The main wings were attached to the fuselage wing stub by front and rear hinge pins. They were braced at outboard points by double front and rear wires running to a strongpoint on top of the fuselage just behind the strut bracing points. On the bottom of the wing there were double front and rear bracing wires which were attached to the landing gear.

The wings of the A-12 were of all-metal construction, but with the ailerons being covered with fabric. The A-12 had a set of full-span leading edge slats which opened automatically at high angles of attack. They had shock absorbers which prevented them from opening or closing too suddenly. The A-12 also had a set of trailing edge wing flaps. The trailing edge flaps could be cranked down by as much as 35 degrees by the pilot.

The tail surfaces were of all metal construction, but the rudder and elevators were fabric-covered. The angle of incidence of the stabilizer could be adjusted in flight from +3 degrees to -6 degrees. The vertical stabilizer had a fixed offset of 21/2 degrees to the left.

The forward-firing armament consisted of four 0.30-inch Browning machine guns installed in the main landing gear spats, two guns in each member. Each gun was supplied by a 600 round magazine. These guns were aimed by a C-4 gunsight that was mounted just forward of the pilot's windshield. A single flexible 0.30-inch machine gun was provided for the observer. The A-12 could carry ten 30-lb bombs internally in a pair of N-2 bomb racks just aft of the pilot's seat and on either side of the main fuel tank. These bombs were carried in a vertical position. Alternatively, an external rack capable of carrying up to four 100-pound bombs could be installed underneath the fuselage. A 52-gallon auxiliary tank could be carried in place of the bombs. The auxiliary tank could be dropped in flight. In fact, the main fuel tank could also be jettisoned in flight by means of a special release handle.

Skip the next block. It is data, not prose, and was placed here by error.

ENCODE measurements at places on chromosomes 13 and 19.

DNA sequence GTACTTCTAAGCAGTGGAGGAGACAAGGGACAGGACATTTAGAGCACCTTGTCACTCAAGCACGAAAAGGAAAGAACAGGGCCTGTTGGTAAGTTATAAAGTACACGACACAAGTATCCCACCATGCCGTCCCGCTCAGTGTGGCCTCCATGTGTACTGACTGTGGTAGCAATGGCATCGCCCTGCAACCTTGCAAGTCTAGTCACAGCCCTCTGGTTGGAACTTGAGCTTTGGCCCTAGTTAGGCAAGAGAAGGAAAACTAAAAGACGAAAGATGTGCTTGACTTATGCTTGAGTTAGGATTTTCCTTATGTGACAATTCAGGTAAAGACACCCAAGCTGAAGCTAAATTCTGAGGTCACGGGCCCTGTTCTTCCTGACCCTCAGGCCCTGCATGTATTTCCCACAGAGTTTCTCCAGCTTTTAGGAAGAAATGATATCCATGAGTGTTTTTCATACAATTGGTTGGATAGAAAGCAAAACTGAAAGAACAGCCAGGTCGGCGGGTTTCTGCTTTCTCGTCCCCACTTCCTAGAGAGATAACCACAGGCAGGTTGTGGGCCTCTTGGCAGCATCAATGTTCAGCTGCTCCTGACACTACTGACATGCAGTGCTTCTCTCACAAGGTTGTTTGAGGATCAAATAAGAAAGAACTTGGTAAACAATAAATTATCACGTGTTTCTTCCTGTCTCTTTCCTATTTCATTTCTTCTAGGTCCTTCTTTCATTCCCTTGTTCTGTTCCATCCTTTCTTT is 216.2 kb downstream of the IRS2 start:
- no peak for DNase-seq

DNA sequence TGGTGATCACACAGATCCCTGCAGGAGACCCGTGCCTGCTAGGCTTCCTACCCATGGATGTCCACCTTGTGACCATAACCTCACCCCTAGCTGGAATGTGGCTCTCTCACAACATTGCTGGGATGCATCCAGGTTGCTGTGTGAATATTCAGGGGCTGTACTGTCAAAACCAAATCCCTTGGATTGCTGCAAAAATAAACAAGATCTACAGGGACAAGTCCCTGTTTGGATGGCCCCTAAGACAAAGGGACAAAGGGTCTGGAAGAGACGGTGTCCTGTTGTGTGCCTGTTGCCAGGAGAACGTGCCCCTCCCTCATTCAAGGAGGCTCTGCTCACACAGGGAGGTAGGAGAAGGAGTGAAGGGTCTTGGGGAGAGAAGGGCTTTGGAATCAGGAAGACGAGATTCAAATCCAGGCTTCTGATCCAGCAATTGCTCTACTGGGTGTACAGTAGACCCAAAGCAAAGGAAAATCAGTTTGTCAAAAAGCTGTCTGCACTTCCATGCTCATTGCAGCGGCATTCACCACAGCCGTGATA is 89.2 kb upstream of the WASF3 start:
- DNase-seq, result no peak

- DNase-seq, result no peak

The first A-12 (33-212) arrived at Wright Field on November 21, 1933. It remained at Wright Field until scrapped in October of 1936. The second A-12 (33-213) went to Edgewood Arsenal, Maryland on November 23, and the third (33-214) went to Aberdeen, Maryland, on November 29. The remaining 43 A-12s went to the 3rd Attack Group at Fort Crockett, Texas between December 1933 and February 1934. Their unit cost was $19,483, minus government-furnished equipment. The 3rd Attack Group was commanded by Lt. Col. Horace M. Hickam.

The first operational test of the USAAC A-12s was to come from a completely unexpected source. In February of 1934, the US Government canceled all air mail contracts with private carriers and turned over the mission of flying the air mail to the US Army. The Army was completely unsuited for this task. The 3rd Attack Group given the assignment of covering the Central Zone with headquarters in Chicago. 41 A-12s from the 3rd Attack Group were assigned air mail duty. When flying the mail, the A-12s had a lockable cover placed over their rear cockpits, and some replaced the rear cockpit glass with metal. By the time of the end of the Air Mail Emergency in May of 1934 when new contracts were signed with civilian carriers, two A-12s had been lost in fatal crashes while carrying the mail.